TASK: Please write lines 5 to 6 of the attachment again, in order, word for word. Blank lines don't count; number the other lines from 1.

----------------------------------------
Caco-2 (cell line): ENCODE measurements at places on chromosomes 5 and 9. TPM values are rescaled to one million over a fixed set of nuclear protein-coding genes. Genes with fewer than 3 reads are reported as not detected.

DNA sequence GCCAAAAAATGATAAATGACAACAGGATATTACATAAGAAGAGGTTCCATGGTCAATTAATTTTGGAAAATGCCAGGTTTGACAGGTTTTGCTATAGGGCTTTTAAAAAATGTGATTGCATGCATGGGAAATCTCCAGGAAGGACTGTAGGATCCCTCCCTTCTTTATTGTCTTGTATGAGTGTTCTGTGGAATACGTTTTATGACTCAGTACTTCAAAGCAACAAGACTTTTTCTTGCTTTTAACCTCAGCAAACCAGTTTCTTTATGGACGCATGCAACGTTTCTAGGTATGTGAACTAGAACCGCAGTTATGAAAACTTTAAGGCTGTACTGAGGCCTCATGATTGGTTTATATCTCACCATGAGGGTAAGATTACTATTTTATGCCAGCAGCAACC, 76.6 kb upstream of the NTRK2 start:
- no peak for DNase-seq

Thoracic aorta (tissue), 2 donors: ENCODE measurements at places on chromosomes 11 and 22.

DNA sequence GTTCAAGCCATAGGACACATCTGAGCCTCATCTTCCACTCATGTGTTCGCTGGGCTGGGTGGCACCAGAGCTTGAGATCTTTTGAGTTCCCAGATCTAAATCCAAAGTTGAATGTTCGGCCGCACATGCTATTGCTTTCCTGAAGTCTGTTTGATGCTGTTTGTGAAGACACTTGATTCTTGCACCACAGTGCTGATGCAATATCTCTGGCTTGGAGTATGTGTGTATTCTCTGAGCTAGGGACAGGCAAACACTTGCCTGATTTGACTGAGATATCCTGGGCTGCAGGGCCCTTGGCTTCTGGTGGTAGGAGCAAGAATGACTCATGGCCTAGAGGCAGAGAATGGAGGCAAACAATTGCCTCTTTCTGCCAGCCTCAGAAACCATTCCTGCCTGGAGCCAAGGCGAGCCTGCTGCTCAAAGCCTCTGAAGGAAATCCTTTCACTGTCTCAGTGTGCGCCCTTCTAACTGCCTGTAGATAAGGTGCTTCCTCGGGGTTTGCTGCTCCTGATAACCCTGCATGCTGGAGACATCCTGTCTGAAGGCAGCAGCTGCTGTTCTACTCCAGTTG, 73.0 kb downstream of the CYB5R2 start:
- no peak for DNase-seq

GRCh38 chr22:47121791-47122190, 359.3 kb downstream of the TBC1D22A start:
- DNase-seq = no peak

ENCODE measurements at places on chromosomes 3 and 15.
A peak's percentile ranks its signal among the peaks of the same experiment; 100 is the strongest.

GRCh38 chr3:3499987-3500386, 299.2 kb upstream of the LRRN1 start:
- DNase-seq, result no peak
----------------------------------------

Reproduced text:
DNA sequence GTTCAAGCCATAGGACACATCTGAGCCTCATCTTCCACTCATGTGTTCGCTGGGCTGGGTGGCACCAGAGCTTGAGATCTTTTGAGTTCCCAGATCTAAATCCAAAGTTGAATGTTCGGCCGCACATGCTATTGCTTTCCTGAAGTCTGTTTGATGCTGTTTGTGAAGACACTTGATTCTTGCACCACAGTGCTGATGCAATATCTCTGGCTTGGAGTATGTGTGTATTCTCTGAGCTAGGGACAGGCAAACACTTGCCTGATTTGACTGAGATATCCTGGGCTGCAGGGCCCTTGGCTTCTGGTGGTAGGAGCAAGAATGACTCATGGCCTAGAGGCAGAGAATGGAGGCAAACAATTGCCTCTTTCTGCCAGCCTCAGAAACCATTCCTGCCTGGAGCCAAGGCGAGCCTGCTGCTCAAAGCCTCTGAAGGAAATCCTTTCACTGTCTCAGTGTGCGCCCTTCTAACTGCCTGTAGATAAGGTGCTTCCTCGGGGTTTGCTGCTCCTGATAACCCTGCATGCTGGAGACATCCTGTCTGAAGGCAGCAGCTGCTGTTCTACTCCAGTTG, 73.0 kb downstream of the CYB5R2 start:
- no peak for DNase-seq